Friday, 1 May 2020

Piha to Anawhata walking

While on holiday in New Zealand we enjoyed many walks taking in the flora and fauna. On this hike we walked from the north beach at Piha to Anawhata beach and back.

Piha is a beach on the west coast of The North Island about an hour from Auckland. It is particularly known for its amazing surf. The backdrop to the beach is sub tropical temperate rainforest of the Waitakere range. The beach has a large rock part way along the beach known as lion rock for obvious reasons. The name Te Piha comes from the Maori meaning divided ripple at the bow of the canoe which the waves breaking around the rock are likened to. Piha is a destination for beach and surf lovers. The sand here is black due to the volcanic nature of the rocks and it has a high iron content.

Piha beach looking North

Piha beach looking South


Our walk took us from the north end of Piha beach on a trail over the headland to Whites beach. It was named after Francis White a blacksmith whose son purchased land here. The family of Sir Edmund Hillary own a bach here. A bach is a small holiday home or beach house.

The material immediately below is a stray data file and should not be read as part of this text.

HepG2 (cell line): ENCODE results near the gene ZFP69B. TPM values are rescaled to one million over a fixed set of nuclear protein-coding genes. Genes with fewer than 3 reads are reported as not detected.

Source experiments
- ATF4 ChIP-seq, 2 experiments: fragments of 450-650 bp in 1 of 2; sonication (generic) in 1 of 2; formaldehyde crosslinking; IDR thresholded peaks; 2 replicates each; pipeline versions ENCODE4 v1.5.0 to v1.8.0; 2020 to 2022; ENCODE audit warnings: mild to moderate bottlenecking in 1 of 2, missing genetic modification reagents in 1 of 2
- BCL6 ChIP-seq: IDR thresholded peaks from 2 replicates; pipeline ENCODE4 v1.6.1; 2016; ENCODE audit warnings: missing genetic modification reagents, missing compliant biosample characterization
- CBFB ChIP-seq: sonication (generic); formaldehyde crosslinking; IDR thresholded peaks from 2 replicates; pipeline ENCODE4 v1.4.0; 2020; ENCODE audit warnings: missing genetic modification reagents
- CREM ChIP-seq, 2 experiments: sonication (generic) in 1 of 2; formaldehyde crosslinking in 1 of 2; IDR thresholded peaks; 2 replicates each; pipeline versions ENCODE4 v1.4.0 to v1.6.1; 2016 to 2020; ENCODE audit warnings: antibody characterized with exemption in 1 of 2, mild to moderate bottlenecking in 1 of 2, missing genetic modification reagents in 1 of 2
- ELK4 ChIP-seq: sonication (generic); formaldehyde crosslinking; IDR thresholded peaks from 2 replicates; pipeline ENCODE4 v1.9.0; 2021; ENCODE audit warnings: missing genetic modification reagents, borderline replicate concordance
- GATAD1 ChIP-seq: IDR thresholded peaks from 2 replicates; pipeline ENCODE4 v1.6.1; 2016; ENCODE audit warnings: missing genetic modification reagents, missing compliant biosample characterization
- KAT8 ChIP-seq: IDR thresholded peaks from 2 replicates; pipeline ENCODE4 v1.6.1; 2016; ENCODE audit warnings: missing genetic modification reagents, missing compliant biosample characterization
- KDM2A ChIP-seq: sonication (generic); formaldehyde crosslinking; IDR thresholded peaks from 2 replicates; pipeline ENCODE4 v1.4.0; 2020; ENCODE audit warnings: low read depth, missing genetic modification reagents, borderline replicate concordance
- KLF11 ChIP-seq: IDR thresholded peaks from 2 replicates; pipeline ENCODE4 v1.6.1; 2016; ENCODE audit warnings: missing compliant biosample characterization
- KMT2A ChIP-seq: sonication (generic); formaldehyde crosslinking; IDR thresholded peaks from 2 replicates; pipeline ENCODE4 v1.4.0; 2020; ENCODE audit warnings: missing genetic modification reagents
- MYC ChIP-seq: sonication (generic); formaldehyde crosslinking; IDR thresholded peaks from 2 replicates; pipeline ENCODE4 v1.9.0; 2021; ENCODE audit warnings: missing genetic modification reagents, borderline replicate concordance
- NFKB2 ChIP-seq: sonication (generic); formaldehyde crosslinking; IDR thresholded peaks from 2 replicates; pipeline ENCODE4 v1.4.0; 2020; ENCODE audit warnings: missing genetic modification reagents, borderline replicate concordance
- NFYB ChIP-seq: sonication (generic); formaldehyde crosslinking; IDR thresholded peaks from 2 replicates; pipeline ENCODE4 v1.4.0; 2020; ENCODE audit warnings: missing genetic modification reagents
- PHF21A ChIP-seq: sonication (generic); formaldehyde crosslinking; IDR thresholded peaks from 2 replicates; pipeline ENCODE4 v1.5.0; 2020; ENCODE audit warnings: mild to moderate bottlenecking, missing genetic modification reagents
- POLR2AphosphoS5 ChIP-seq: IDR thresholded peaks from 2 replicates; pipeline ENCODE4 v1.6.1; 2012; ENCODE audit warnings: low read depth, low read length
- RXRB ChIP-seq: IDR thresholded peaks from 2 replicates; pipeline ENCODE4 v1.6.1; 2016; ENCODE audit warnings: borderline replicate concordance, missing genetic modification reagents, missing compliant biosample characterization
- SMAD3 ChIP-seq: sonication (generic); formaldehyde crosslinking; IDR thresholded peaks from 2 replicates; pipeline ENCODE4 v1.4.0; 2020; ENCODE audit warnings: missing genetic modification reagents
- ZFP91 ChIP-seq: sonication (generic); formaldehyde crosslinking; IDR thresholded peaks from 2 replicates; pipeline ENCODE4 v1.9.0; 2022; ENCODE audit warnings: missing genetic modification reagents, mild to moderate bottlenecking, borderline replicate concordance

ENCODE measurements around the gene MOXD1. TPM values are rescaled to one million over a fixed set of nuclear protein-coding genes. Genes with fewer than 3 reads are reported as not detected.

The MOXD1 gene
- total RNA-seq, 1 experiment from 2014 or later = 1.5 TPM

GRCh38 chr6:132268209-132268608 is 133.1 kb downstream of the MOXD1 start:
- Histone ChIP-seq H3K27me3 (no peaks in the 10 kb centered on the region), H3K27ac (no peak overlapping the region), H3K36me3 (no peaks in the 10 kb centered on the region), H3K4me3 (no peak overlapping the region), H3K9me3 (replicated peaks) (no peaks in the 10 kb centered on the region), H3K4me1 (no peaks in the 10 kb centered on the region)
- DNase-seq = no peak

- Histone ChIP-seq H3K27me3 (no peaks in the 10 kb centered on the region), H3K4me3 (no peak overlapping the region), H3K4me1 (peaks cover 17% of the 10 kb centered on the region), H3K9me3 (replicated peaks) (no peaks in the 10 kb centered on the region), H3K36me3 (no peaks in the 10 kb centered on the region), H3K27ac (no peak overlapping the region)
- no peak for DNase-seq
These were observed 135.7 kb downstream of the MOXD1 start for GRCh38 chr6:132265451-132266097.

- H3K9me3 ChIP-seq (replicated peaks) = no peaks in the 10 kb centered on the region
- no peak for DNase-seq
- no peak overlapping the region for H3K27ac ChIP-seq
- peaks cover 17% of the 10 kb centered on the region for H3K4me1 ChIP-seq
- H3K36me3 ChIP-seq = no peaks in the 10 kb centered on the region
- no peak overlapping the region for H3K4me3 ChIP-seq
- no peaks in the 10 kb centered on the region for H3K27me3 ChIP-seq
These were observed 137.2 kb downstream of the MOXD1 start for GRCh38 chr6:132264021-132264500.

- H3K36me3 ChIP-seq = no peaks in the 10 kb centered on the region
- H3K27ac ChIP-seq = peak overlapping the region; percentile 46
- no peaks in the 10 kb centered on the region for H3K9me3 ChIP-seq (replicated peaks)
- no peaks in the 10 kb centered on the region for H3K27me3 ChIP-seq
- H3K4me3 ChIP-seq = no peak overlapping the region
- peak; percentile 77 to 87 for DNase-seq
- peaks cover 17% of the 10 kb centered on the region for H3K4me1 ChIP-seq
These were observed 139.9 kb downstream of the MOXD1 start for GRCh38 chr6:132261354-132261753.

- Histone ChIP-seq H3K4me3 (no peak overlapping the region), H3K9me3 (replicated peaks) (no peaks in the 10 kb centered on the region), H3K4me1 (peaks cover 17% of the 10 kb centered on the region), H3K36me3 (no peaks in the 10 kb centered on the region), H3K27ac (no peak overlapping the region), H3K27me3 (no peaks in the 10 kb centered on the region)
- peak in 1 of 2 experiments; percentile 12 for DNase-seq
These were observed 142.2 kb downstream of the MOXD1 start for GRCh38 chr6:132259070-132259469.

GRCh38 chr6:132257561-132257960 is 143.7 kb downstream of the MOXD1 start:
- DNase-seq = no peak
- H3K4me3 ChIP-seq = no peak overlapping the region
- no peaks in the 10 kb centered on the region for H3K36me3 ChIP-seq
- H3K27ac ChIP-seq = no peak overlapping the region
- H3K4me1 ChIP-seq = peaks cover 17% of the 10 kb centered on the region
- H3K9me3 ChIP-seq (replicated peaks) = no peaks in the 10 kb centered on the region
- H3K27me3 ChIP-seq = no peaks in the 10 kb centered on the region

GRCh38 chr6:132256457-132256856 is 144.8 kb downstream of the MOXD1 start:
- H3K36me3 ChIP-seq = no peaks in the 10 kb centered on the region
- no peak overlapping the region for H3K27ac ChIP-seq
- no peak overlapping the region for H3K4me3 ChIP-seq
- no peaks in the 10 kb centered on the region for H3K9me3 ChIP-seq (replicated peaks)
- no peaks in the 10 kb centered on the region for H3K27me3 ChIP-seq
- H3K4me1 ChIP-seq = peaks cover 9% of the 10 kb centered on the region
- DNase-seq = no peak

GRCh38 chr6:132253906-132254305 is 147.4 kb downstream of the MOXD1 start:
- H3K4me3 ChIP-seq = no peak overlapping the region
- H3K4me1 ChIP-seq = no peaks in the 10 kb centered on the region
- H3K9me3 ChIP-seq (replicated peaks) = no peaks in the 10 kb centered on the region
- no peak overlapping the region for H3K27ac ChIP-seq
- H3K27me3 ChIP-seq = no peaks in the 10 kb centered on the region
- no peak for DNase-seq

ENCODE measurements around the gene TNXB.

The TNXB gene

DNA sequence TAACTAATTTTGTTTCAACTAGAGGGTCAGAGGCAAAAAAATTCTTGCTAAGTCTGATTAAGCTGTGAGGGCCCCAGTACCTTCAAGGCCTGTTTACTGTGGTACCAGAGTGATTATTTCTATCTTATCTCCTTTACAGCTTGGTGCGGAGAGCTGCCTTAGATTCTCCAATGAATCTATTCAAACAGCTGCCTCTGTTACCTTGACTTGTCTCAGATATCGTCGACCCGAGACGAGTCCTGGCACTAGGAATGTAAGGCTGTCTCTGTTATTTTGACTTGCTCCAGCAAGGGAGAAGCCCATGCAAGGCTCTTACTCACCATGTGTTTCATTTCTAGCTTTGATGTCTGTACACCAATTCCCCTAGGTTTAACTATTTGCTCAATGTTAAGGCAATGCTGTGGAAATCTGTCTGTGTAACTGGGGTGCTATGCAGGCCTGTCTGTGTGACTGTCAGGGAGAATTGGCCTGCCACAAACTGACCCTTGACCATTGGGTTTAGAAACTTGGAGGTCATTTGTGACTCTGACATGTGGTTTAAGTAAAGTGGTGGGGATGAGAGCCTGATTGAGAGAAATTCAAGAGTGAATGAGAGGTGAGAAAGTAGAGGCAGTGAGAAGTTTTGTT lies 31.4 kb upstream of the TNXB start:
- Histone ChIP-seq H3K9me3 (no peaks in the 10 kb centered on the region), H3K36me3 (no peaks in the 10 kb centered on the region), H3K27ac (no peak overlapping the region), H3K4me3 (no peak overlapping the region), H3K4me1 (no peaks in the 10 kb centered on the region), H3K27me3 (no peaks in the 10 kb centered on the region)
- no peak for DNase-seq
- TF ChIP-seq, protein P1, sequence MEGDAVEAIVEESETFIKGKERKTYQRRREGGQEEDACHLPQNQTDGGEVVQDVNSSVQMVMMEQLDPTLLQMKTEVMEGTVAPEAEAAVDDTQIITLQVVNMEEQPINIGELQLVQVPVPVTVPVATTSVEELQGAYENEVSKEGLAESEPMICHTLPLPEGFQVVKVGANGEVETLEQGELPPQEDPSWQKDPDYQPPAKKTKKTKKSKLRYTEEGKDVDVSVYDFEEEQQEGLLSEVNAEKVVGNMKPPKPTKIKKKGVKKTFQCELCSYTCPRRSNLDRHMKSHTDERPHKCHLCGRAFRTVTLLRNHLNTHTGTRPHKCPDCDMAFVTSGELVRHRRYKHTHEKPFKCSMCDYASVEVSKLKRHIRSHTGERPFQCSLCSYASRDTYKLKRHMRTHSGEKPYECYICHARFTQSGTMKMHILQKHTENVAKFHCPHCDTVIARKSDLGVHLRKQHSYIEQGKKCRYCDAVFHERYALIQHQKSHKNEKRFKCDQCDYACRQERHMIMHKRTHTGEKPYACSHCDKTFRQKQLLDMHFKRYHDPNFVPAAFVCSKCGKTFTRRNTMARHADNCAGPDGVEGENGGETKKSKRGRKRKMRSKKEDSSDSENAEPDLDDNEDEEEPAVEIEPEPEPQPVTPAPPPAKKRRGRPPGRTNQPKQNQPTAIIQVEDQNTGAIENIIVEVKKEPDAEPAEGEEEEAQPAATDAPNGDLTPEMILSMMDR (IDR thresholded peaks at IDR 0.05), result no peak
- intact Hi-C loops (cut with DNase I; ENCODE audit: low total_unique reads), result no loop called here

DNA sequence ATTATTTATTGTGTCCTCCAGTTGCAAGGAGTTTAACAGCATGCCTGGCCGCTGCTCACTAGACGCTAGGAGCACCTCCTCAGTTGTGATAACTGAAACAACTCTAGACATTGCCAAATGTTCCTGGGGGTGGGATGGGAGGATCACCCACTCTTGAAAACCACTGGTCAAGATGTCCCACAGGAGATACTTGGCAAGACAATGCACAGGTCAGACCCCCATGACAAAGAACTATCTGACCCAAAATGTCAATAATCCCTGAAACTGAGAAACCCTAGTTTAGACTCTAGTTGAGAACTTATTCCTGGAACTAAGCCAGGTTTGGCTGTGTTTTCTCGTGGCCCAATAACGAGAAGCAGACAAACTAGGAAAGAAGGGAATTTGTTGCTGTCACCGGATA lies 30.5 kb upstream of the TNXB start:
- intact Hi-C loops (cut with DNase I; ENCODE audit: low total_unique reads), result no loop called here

Whites beach

We took a trail that took us back up the valley onto a track to Anawhata beach. This beach is accessible via a gravel track and then a path that takes you down through groves of Kanuka and Manuka, very similar trees.

Anawhata beach

There is a very interesting rock formation which looks like a key hole, see photo. There is also a semi circular sand dune at the back of the beach.

Keyhole

On the beach we saw three pied shag (or cormorants) which Hazel regularly sees here. Apparently it is common to see them but they are endangered. They are very majestic birds with long necks and white feathers on the throat and under belly. The eyes are blue and there is a yellow spot in front of the eye which is very distinctive. They are very elegant in the way they walk and also in the way they hold their wings out to dry.

Three pied shag

Pied shag 

No comments:

Post a comment